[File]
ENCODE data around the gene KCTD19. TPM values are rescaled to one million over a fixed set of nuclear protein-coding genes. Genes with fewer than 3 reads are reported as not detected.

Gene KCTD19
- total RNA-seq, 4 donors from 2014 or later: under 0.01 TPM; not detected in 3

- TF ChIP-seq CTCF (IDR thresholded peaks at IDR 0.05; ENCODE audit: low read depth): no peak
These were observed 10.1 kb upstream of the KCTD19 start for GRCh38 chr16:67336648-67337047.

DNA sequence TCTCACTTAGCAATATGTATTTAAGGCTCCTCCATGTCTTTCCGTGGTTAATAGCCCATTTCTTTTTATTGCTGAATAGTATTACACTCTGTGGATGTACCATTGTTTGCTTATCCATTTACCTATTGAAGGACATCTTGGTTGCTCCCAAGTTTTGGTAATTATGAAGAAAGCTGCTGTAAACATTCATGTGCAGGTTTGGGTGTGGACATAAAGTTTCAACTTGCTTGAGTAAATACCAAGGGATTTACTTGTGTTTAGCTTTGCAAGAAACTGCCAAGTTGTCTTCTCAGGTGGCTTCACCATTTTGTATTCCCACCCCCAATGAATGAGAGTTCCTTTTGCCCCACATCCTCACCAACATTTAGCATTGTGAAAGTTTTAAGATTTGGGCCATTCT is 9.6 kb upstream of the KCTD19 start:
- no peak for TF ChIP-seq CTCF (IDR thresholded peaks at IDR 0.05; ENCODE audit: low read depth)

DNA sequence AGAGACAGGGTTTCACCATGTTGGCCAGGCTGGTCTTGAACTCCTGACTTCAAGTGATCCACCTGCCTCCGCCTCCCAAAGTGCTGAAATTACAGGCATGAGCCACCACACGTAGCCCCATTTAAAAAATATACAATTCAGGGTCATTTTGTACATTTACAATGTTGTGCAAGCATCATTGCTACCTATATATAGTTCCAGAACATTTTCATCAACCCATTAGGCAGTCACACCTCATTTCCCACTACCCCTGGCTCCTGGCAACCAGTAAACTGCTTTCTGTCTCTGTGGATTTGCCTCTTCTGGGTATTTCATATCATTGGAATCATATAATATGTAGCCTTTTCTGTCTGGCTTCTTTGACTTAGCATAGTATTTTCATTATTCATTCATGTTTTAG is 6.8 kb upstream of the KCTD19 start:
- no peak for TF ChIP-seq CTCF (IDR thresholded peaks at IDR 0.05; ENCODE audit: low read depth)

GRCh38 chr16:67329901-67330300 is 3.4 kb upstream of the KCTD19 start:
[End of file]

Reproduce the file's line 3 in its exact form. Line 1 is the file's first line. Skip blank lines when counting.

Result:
- total RNA-seq, 4 donors from 2014 or later: under 0.01 TPM; not detected in 3